Employees - Constructive unfair dismissal

Tags: Constructive Unfair Dismissal, Qualifying Service Requirement

Have you been placed in a position where you are considering resignation because of your employer's conduct? Or have you resigned because of the treatment endured at work? If so, may have a claim for constructive unfair dismissal. 

To claim constructive unfair dismissal, you must show that: 

  1. Your employer has committed a serious breach of contract;
  2. You resigned as a result of that breach; and 
  3. That you did not delay in resigning as a result of that breach. 

What are the qualifying criteria for bringing a constructive unfair dismissal claim?

To proceed with a claim for unfair dismissal, you must:

  1. Be an employee and not an independent contractor or self-employed and 
  2. Have  been employed for the minimum qualifying period of service (though this requirement is subject to exceptions):
    • If your employment began before 6 April 2012, you will need to have one years’ service.
    • If your employment began after 6 April 2012, you will need to have two years’ service.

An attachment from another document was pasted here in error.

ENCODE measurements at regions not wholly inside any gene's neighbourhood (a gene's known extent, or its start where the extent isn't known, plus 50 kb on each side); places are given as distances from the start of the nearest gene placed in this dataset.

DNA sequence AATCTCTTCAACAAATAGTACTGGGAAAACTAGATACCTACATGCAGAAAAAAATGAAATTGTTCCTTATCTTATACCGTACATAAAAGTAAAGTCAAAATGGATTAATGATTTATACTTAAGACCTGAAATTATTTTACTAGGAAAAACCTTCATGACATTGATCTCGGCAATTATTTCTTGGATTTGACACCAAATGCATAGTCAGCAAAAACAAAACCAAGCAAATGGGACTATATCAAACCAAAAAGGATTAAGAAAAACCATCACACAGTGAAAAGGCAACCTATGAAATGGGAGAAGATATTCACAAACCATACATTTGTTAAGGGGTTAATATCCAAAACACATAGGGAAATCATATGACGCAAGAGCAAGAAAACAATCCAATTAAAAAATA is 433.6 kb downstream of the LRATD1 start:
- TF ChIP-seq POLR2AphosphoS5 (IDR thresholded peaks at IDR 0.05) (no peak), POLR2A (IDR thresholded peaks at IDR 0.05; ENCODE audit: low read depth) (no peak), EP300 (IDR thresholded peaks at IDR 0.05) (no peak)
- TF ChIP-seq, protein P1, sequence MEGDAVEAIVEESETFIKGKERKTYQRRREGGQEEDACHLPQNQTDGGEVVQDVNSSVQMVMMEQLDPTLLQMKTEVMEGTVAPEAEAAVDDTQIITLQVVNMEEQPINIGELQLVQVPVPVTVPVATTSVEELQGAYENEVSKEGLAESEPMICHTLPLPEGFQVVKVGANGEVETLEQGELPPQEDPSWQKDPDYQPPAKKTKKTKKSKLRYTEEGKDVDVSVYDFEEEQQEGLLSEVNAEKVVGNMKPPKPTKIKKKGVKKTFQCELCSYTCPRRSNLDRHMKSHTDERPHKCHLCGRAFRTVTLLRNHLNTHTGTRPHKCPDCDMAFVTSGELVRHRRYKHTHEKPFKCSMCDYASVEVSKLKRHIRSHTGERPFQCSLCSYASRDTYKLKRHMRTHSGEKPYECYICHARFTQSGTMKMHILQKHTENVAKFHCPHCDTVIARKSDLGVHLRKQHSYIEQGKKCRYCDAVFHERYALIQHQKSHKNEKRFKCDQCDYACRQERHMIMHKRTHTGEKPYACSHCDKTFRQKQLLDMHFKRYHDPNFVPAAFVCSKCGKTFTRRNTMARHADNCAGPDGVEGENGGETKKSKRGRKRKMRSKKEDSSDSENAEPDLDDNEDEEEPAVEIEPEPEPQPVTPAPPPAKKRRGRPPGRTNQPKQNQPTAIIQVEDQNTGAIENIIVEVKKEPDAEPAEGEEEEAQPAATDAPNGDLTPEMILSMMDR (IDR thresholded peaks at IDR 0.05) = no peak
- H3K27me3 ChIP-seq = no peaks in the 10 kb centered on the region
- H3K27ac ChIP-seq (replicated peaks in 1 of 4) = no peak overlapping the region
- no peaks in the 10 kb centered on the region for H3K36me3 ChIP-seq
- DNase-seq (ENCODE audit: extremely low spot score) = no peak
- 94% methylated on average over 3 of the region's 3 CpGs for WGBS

Time limit

The time limit for bringing a claim for constructive unfair dismissal in the Employment Tribunal is three months less one day from the date of dismissal. 

Remedies 

Employees, who are successful in their claim for constructive dismissal, can request reinstatement (returning to their old job) or compensation, though they will have to make every attempt to find alternative employment. 

If you feel you have been constructively dismissed, please contact us on 0113 350 4030 or complete the enquiry form for a free telephone consultation. Alternatively, why not drop into one of our free clinics on Wednesday’s from 5:30pm until 7:30pm at our offices

 

LATEST LEGAL UPDATES:

  • Update on ‘Gig Economy’ Case Law and Developments

    Tags: Employment Status, Gig economy, Temporary Positions, Freelance work, Short-term, Tribunal Cases, Statutory Employment Rights

    Welcome to the new modern work structure: the gig economy. Where temporary positions are prevalent, freelance work is the norm and organisations contract with individuals on a short-term basis. In this article we will explore the high-profile tribunal cases of 2017 which have kept the ‘gig economy’ making headline news. 

    Aslam and others v Uber BV and others 

    The tribunal found that the drivers were not ‘self-employed’ but ‘workers’. Uber presented its business as a technology platform which facilitates the connection of self-employed drivers with customers through the Uber app. On the facts, the tribunal disagreed with this and found that this did not reflect the practical reality. In the tribunal’s view, the drivers were working … more

    

Reviews and Ratings for solicitor Samira Cakali, Leeds